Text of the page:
Farm and Family

  • This 4-H service project was for the birds

    This past week Natural Resources and Pinterest clubs joined together to create a service project for Henry County. The youth wanted to do something for the wildlife during the winter months.
    The youth first learned about the different kinds of seeds in commercial birdseeds, including their nutritional value and which birds would eat the seeds.
    The favorite of many birds are the black-oil sunflower seeds. This seed has a thin shell making it easy for many birds to enjoy.

  • Stay healthy by watching holiday pounds

    According to the study “Holiday Weight Gain: Fact or Fiction,” among the entire population, weight gain during the six-week holiday season explained 51 percent of annual weight gain.
    These results suggest that holiday weight gain may be an important contributor to the rising prevalence of obesity.
    Yes, holiday meals are often more generous when it comes to solid fats and added sugars, but they don’t have to be. In fact, there are lots of great recipes out there that still taste indulgent without actually piling on the calories.

  • Putting the frost to work

    Have your pastures and hay fields started to look a little thin? If so, now is the time to potentially remedy that problem. Grasses and legumes start to thin throughout the years, which causes decrease in forage production. A technique called “frost seeding” is a great way to increase your pasture or hay field production without completely renovating your pastures and hay fields.

  • 4-H has to fit many activities in before the holidays

    4-H has been very busy recently with over 12 clubs meeting in addition to special programs such as woodworking.
    Our newest club just for 5- to 8-year-olds, the Clover Buds Club, has met twice since mid-November.
    During the first meeting led by experienced teen leaders, the youth learned about the four Hs of 4-H: head, heart, hands and health. The youth were able to participate in four different activities, each one relating to one of the Hs.

  • Don’t let winter weather trip you up

    Winter in Kentucky often means really bad weather.
    Snow, ice and black ice not only make it hazardous for drivers, but such weather can also make it hazardous for pedestrians.
    Falls, slips or trips can result in injuries ranging from scrapes and bruises to broken limbs or serious head injuries.
    Here are some pointers to help you stay upright this winter, especially for those of us who have reached the senior citizen stage of life.
    • Keep your home well stocked with food and essential household items, like batteries and toilet paper.

  • Extension to offer a four-hour self-defense class

    Although no one wants to think about the dangers in the world around us, the fact is that they are closer than we think.
    For example, there are 57 registered sex offenders in Henry County and another 171 in the surrounding counties.
    According to the Bluegrass Rape Crisis Center, in the United States, one in six women have experienced an “attempted or completed rape” and most rape victims are under 18 when first assaulted.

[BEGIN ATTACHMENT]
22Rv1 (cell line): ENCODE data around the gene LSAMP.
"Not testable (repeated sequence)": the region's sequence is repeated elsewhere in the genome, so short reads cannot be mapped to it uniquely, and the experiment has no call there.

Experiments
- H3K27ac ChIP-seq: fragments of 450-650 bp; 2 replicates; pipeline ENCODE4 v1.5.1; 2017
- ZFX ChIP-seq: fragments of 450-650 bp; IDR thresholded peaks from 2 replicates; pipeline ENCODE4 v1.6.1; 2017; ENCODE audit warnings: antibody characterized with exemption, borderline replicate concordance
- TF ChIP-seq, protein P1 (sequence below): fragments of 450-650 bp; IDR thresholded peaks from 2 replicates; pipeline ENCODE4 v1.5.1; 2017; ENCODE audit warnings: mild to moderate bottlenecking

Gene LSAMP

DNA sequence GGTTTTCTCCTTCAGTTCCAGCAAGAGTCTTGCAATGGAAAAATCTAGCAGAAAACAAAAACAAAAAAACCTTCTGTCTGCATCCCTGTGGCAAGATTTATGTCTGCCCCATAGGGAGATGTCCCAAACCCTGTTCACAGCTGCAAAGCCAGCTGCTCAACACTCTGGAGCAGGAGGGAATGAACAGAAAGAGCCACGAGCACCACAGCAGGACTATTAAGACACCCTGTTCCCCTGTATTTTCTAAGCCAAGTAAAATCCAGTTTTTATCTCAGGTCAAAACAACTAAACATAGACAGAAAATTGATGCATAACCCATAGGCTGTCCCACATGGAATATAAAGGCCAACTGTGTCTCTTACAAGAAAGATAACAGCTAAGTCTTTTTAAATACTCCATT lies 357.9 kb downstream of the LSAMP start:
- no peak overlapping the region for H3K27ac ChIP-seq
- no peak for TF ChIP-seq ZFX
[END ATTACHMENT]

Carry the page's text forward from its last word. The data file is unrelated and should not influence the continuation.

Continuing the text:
• Does scours get your cattle operation down?

    Every year, I hear producers discuss calf scours in their herds, and every year, those same producers will complain about growth rates of their calves and calf death.
    Scours is defined by neonatal calf diarrhea occurring within the first three weeks of a calf’s life.
    Rotavirus, coronavirus, bacteria (E. coli K99; Clostridium perfringens Type C, Salmonella spp.) and the parasite Cryptosporidia are the most common causes of neonatal calf diarrhea.

  • Let’s talk turkey about food safety

    It’s nearly Thanksgiving, and soon delicious, juicy turkeys will take center stage at many of our holiday meals.
    It’s so important that these birds are properly cooked and prepared, because we don’t want anyone to get sick from a food-borne illness.
    It doesn’t matter whether you purchase a fresh or frozen turkey. The U.S. Department of Agriculture has cooking safety tips for both on its Food Safety and Inspection Service website.

  • November to close out with trainings, Cattlemen’s meet

    Private Applicator Training
    The Henry County Extension office will host a Private Applicator Certification Training on Nov. 21 at 6 p.m. at the Henry County Extension Office. This training is for individuals who wish to purchase and apply regulated pesticides to their own farms.
    If you are a private applicator or wish to become a private applicator, this is your chance.
    For more questions, please contact me at the Henry County Extension Office at (502) 845-2811.

  • It’s almost time for the country ham project

    Country ham applications are now available. Henry County 4-H is excited to let everyone know we are participating in this program again this year.
    We are also, once again, opening this program up to adults, too. So, all ages 9 years and older can join in this great project.
    Last year we had over 100 hams hanging in our ham house.
    A heritage project, curing meat is an old tradition that was done out of necessity due to the lack of refrigeration. People would cure their meat with salt, sugar and spices.